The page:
This first published work of fiction by Gertrude Stein includes two stories, "The Good Anna" (71 pp.) and "The Gentle Lena" (40 pp.); and a novella, "Melanctha" (151 pp.) Each one is a psychological portrait of the named protagonist. All three are members of the lower socioeconomic stratum of the fictional town of Bridgepoint.

"The Good Anna" tells the story of a German immigrant who kept house for Miss Mathilda. Anna was honest, steadfast, and loyal as the day is long, but she was also stern and difficult to deal with. Anna's special friend was Mrs. Lehntman, the romance of her life. After Miss Mathilda moved to a far country, Anna took in boarders for a living, didn't make much money, and after a while died. "The Gentle Lena" is the story of another German servant girl who married unhappily and died shortly after the birth of her fourth child.

"Melanctha" is an extended portrait of Melanctha Herbert, a mulatto woman, and her unhappy love affair with Dr. Jeff Campbell, the doctor who took care of Melanctha's mother during her final illness. Much of the novella consists of protracted conversations between Melanctha and Jeff and extensive descriptions of their respective mental states.

Eventually the two lovers drifted apart. Melanctha took up with Jem Richards, "who always had to know what it was to have true wisdom." But that relationship didn't work out either. Melanctha became depressed and considered suicide. After she recovered from depression, she developed consumption and died.


These stories reveal a young Gertrude Stein, who has begun to experiment with language but is still rooted to some extent in traditional narrative. The repetition and musical cadence that characterize her later style are quite clearly present. In fact, these stylistic experiments--although fun to read at first--compromise rather than enhance the psychological portraits the author is attempting to paint.

Stein had dropped out of Johns Hopkins Medical School before graduating, but not before completing her third year clerkships. She was particularly interested in psychology and had been a student of William James when she was an undergraduate. These three stories are extended personal and psychological characterizations.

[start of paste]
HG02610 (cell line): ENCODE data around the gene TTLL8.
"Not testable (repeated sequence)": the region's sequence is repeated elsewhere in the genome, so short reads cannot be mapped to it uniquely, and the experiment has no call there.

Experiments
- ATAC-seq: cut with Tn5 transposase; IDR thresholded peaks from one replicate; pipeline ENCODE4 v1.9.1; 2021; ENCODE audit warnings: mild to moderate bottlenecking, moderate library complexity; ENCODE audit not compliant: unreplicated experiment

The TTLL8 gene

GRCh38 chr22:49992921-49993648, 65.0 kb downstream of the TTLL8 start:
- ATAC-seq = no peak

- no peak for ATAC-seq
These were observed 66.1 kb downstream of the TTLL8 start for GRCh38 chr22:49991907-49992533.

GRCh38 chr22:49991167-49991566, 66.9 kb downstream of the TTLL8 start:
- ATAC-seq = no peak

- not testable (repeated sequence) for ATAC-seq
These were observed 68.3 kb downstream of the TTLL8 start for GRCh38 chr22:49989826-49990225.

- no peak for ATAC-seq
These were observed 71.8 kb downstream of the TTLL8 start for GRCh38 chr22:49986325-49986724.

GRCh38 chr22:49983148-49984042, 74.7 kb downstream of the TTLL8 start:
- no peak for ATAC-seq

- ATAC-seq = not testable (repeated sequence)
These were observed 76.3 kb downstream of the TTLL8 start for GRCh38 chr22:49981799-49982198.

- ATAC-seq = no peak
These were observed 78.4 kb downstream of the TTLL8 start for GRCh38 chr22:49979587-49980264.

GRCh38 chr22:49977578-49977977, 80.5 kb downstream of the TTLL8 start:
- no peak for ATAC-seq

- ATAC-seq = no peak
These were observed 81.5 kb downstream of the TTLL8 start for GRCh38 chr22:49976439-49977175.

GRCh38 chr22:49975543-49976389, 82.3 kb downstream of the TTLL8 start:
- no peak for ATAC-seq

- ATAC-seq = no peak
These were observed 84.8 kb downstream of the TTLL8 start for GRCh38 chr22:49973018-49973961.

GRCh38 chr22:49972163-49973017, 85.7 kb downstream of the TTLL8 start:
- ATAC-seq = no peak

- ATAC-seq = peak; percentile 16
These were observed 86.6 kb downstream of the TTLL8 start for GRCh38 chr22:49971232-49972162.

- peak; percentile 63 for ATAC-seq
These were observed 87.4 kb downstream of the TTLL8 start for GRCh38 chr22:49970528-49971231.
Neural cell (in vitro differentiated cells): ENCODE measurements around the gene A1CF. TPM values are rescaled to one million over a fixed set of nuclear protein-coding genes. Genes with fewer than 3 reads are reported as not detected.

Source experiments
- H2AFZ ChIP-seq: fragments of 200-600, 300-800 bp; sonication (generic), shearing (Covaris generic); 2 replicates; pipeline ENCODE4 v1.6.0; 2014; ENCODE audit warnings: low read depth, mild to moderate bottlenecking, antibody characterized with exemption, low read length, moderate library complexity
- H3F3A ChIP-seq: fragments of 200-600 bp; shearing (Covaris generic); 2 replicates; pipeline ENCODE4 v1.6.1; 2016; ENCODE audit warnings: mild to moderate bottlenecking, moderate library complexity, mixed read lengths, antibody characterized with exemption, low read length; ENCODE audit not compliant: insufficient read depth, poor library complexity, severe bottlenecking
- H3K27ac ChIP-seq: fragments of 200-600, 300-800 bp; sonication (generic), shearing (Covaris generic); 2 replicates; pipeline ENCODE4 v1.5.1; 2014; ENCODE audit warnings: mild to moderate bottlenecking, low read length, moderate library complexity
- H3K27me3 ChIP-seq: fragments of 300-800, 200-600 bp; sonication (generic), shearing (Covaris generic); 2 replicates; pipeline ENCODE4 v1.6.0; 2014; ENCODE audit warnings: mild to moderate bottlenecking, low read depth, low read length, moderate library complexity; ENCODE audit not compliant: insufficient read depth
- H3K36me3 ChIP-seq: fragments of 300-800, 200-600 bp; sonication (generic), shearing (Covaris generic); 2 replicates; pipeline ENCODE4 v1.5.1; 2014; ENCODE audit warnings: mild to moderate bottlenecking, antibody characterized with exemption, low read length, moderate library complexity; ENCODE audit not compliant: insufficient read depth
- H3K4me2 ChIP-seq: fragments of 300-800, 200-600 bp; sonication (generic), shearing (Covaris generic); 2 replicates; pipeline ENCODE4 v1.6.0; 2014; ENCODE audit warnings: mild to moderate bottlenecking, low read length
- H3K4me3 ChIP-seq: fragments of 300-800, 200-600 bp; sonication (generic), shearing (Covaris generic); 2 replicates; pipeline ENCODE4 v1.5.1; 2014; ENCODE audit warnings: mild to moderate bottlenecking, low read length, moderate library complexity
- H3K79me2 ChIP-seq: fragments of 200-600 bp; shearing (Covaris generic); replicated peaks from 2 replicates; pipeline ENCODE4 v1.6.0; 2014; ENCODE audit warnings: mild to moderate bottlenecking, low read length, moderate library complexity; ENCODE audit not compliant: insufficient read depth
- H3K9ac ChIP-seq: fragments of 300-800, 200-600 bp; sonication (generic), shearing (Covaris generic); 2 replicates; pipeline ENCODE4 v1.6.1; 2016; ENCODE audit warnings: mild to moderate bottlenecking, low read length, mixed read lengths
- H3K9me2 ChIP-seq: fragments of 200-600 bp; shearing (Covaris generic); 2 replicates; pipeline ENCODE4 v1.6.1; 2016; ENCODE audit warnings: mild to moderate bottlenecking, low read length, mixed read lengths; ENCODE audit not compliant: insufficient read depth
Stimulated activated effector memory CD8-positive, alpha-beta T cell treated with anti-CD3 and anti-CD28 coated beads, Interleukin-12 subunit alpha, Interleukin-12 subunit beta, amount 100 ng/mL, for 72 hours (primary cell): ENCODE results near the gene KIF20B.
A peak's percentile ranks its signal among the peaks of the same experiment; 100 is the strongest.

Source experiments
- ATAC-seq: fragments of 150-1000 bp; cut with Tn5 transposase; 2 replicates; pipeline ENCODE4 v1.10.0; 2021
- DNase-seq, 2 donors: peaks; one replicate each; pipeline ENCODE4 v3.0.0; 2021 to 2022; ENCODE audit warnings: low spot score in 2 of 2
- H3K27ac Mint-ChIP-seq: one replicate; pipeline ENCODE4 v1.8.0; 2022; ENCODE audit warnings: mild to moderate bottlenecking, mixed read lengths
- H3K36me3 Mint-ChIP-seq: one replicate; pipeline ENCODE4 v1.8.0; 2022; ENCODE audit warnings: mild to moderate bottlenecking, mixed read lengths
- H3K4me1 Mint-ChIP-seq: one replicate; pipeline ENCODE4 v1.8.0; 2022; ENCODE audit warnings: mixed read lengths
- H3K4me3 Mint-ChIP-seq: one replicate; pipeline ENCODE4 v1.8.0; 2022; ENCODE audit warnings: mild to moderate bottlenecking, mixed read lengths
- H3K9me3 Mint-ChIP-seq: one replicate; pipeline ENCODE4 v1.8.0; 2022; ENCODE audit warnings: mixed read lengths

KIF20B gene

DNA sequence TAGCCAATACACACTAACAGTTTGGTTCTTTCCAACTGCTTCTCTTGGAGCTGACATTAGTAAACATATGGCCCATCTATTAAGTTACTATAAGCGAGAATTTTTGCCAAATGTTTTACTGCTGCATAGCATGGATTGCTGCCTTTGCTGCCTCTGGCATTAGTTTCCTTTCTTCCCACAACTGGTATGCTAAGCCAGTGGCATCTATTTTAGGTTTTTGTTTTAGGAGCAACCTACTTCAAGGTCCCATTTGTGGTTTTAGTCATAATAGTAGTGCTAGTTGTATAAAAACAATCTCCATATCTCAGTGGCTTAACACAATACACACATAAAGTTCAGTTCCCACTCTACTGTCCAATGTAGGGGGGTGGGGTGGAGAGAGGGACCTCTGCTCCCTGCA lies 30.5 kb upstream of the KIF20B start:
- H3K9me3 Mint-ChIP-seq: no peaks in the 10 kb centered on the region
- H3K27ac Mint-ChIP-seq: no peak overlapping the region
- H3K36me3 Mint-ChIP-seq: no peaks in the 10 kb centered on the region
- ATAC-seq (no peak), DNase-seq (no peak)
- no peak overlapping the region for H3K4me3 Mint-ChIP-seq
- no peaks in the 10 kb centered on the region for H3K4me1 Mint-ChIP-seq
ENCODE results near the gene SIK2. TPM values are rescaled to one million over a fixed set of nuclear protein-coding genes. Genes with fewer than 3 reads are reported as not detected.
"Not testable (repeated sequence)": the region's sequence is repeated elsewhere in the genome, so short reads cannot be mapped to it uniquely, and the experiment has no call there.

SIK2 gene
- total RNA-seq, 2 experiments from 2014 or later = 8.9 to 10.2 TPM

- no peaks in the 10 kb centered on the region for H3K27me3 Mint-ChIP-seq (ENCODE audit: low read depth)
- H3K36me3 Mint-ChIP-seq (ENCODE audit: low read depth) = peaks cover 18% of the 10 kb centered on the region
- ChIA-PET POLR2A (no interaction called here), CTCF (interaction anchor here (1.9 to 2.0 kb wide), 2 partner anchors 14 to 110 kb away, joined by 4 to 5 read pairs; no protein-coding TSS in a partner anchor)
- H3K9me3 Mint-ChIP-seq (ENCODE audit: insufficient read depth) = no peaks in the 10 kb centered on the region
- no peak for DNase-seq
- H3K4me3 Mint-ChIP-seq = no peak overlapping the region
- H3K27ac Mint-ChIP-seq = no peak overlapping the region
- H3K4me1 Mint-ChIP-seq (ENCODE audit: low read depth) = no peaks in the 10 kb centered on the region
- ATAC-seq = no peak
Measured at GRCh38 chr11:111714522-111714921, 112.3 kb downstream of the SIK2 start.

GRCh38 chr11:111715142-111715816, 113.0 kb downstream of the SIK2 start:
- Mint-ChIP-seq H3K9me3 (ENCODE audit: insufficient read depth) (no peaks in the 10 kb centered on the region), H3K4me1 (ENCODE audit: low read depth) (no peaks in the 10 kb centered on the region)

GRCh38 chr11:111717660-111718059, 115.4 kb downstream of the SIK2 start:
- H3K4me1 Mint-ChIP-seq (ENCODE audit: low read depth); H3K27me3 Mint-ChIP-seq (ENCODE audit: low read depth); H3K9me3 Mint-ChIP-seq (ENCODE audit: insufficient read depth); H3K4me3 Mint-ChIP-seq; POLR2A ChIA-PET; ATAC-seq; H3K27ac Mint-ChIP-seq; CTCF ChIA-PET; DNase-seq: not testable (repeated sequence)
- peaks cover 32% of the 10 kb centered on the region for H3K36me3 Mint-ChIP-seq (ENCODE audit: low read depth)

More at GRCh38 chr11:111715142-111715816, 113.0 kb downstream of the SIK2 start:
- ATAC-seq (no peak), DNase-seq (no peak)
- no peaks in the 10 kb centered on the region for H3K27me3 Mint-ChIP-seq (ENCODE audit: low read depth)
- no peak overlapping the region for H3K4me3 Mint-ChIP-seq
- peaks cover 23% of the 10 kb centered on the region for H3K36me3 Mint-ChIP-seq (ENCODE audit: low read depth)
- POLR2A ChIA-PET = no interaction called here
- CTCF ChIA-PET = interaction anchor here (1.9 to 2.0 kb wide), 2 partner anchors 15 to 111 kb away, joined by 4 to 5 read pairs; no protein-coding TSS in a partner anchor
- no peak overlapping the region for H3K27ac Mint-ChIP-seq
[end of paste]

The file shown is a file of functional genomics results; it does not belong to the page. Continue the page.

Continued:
"Melanctha" is of particular interest. The introduction to this edition of Three Lives notes that "Melanctha" may well be the first American fiction in which a black person is portrayed sympathetically. That statement seems incorrect to me, both in terms of "first" and also in terms of "sympathetically." "Melanctha" contains lots of negative "Negro" stereotypes.

It appears, in fact, that one of Melanctha's best attributes (according to the omniscient author) is that she is half-white and her skin is light tan. Perhaps that is why her thinking is so subtle--she is always searching for something, although it is never clear what she is searching for.

From a clinical perspective, Melanctha suffers from neurotic depression or, in DSM IV terms, dysthymia. She is chronically unhappy, ruminates a lot, and is never clear about what she really wants to do. Toward the end of the story, she probably has an episode of major depression and considers suicide, but goes on to die (anticlimactically) of tuberculosis.


Originally published in 1909. This edition includes an introduction by Carl Van Vechten.


New Directions

Place Published

Norfolk, Conn.



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